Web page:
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Poor Relief in Ireland, 1851-1914

Mel Cousins

This book examines the provision of poor relief in Ireland from the immediate aftermath of the Famine in the mid-nineteenth century to the onset of the Great War in 1914, by which time the Poor Law had been replaced by a range of other policy measures such as the old-age pension and national insurance. The study establishes an empirical basis for studying poor relief in this period, analysing over time the provision of indoor and outdoor relief and expenditure levels, and charts regional variations in the provision of poor relief. The author goes on to examine a number of issues that highlight political and social class struggles in relation to the provision of poor relief and also considers in fascinating detail the broader role of the Poor Law and the Boards of Guardians within local communities.

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Acknowledgements ix

Extract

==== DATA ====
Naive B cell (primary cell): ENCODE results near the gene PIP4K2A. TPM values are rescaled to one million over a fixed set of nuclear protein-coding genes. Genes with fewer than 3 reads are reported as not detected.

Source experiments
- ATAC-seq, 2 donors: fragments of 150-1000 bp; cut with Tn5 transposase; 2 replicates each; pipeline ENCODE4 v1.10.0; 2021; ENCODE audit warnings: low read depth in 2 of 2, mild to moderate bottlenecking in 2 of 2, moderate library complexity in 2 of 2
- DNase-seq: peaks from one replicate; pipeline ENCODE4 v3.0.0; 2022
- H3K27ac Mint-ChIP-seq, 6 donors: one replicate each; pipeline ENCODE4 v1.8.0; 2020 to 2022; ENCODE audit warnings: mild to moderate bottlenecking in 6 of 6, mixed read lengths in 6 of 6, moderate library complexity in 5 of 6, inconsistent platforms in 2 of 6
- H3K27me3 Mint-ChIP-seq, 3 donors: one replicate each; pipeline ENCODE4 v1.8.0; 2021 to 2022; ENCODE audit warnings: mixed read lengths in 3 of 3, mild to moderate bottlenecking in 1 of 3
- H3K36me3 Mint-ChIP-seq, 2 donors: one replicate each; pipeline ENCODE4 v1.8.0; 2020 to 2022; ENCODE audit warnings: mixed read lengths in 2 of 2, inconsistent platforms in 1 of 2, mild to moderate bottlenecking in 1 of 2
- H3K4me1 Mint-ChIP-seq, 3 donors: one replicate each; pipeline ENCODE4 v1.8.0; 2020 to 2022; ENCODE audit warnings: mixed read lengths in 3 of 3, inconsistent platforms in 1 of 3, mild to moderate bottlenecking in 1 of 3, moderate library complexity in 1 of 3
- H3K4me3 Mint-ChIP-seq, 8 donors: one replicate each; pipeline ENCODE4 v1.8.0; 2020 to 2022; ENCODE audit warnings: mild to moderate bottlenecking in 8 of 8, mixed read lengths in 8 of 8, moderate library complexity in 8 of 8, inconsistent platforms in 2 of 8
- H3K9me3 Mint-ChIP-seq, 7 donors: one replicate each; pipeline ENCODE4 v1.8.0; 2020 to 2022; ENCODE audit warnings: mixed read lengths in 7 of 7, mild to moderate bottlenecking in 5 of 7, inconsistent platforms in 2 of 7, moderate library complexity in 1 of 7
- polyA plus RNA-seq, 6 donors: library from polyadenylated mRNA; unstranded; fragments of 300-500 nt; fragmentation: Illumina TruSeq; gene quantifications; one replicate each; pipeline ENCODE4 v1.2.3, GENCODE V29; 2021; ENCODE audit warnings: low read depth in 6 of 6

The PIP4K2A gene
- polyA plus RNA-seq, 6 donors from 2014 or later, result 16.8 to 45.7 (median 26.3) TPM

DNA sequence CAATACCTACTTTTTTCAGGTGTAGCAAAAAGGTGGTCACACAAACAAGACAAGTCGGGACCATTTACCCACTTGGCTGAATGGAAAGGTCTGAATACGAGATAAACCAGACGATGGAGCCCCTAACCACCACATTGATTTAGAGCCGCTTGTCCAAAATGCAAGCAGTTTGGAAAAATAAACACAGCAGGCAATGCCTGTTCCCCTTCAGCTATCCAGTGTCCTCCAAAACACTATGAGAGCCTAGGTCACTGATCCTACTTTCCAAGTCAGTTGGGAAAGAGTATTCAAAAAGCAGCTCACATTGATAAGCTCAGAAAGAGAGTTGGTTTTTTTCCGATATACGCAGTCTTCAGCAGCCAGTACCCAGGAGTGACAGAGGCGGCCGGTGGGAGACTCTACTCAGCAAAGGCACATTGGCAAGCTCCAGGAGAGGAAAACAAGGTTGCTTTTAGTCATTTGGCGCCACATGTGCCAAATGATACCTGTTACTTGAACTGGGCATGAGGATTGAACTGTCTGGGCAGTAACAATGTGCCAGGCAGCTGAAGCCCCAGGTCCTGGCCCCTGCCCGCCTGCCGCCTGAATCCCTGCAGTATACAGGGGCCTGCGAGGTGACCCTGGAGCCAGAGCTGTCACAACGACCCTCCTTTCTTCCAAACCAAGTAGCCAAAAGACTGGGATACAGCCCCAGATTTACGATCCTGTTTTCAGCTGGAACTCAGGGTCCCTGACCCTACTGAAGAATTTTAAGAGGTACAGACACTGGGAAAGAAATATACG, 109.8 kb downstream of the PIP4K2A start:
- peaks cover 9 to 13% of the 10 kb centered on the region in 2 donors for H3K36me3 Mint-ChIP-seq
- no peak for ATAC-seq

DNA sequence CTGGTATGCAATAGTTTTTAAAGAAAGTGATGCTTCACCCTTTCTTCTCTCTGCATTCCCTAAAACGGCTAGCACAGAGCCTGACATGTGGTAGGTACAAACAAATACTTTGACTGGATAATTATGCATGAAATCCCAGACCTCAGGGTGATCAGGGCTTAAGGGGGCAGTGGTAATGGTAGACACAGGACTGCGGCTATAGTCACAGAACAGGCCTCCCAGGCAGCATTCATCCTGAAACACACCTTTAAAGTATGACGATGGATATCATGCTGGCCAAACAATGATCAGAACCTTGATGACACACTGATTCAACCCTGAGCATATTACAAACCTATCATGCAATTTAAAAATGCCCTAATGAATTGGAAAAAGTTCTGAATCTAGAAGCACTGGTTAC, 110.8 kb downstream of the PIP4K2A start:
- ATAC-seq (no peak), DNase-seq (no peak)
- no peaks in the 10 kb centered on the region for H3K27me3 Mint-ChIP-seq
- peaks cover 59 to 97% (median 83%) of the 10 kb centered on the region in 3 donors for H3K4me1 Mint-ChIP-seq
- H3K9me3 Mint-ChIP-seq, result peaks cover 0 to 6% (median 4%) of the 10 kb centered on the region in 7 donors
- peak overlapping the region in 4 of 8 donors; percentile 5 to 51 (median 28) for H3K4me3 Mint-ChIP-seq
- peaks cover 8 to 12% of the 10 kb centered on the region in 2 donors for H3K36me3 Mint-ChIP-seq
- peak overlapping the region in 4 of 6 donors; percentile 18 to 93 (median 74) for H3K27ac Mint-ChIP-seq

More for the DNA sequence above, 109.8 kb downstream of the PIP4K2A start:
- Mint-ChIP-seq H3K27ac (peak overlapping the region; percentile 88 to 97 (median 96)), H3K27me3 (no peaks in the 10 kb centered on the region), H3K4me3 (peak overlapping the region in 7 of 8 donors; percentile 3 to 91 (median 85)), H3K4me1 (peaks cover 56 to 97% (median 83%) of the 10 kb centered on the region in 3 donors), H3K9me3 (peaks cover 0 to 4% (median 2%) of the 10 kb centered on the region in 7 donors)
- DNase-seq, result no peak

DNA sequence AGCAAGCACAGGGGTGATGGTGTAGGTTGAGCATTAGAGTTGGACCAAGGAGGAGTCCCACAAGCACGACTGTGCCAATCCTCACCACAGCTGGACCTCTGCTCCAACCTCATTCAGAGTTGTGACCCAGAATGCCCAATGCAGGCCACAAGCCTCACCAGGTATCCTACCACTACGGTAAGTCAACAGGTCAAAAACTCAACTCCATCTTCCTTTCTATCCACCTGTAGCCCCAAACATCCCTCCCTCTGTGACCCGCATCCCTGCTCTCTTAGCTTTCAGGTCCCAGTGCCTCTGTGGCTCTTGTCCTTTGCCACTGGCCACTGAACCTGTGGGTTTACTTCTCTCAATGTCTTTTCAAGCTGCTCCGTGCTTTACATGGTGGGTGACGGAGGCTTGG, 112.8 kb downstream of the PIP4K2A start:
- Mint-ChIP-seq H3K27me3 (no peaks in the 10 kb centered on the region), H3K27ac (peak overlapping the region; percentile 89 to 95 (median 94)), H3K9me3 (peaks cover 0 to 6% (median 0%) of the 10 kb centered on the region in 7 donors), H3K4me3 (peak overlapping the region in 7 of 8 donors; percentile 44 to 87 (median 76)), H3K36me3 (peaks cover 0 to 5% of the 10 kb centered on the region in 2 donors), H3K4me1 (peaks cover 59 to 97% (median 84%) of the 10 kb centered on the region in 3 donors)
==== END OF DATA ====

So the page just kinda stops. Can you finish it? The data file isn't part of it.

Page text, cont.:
Acknowledgements I would like to acknowledge the assistance of a large number of people in the completion of this book. First, I must thank Professor John Stewart, who supervised the thesis on which this book is based, for his courteous and comprehensive advice and guidance over the period of this study. His knowledge of poor law (and related issues) was only matched by his ability tactfully to def lect my wilder inclinations to go of f on tangents. I would also like particularly to thank Inga Brandes, originally of the University of Trier and now of FernUniversität in Hagen. Inga was a constant and gener- ous source of information (based on her own extensive studies of the Irish poor law) and critical comment over my period of study. During my period at Oxford Brookes University, Professor Steve King (now of the University of Leicester), Dr Virginia Crossman and Dr Elizabeth Hurren provided much assistance and support. I would also wish to thank Dr Ina Scherder (originally of Trier, now at Oxford Brookes) who generously provided information on her own research on the Galway poor law union and Anna Schüle of Trier who provided me with a copy of her Masters dissertation on outdoor relief in Milford. Finally I would like to acknowledge the very helpful comments of Dr Caitriona MacDonald and Dr Larry Geary. The research has drawn on a wide range of archival and library research in both the United Kingdom and Ireland and I would like...

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